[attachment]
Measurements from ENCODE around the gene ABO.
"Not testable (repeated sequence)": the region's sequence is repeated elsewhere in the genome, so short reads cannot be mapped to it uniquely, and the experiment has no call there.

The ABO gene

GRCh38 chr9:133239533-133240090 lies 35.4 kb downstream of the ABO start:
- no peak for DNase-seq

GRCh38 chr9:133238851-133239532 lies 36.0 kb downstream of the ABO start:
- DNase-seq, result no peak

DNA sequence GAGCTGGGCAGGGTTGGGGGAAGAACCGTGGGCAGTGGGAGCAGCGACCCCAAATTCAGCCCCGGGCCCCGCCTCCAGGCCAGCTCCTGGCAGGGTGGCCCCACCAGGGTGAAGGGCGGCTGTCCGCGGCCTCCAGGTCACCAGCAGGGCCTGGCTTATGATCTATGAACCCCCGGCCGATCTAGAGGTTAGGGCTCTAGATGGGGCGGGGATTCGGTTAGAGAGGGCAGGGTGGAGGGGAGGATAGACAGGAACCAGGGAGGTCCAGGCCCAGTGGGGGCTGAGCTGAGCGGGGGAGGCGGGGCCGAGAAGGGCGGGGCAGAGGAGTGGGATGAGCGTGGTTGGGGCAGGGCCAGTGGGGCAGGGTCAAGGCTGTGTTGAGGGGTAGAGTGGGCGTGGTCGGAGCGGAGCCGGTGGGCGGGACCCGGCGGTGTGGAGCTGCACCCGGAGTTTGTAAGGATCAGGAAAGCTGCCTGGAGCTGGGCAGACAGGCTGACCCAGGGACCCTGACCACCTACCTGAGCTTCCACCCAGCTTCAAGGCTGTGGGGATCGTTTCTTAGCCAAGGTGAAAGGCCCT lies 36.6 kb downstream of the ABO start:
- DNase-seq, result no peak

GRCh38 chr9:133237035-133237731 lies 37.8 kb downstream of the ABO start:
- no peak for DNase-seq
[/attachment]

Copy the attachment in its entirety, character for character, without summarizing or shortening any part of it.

Measurements from ENCODE around the gene ABO.
"Not testable (repeated sequence)": the region's sequence is repeated elsewhere in the genome, so short reads cannot be mapped to it uniquely, and the experiment has no call there.

The ABO gene

GRCh38 chr9:133239533-133240090 lies 35.4 kb downstream of the ABO start:
- no peak for DNase-seq

GRCh38 chr9:133238851-133239532 lies 36.0 kb downstream of the ABO start:
- DNase-seq, result no peak

DNA sequence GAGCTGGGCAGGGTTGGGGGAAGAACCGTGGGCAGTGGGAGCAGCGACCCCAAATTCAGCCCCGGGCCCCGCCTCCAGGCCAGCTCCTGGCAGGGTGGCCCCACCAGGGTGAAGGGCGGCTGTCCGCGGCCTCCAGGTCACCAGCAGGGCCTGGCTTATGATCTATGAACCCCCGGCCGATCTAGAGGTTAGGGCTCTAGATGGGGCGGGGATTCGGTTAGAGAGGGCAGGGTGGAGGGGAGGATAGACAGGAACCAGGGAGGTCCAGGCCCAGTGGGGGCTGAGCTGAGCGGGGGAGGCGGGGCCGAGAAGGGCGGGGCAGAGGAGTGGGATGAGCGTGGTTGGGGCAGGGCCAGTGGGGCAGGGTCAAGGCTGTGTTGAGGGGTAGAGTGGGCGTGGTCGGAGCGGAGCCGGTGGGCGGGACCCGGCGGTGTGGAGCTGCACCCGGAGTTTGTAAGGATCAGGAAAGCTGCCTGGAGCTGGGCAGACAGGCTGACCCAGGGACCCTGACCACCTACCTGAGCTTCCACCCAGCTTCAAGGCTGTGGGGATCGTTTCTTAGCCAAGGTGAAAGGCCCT lies 36.6 kb downstream of the ABO start:
- DNase-seq, result no peak

GRCh38 chr9:133237035-133237731 lies 37.8 kb downstream of the ABO start:
- no peak for DNase-seq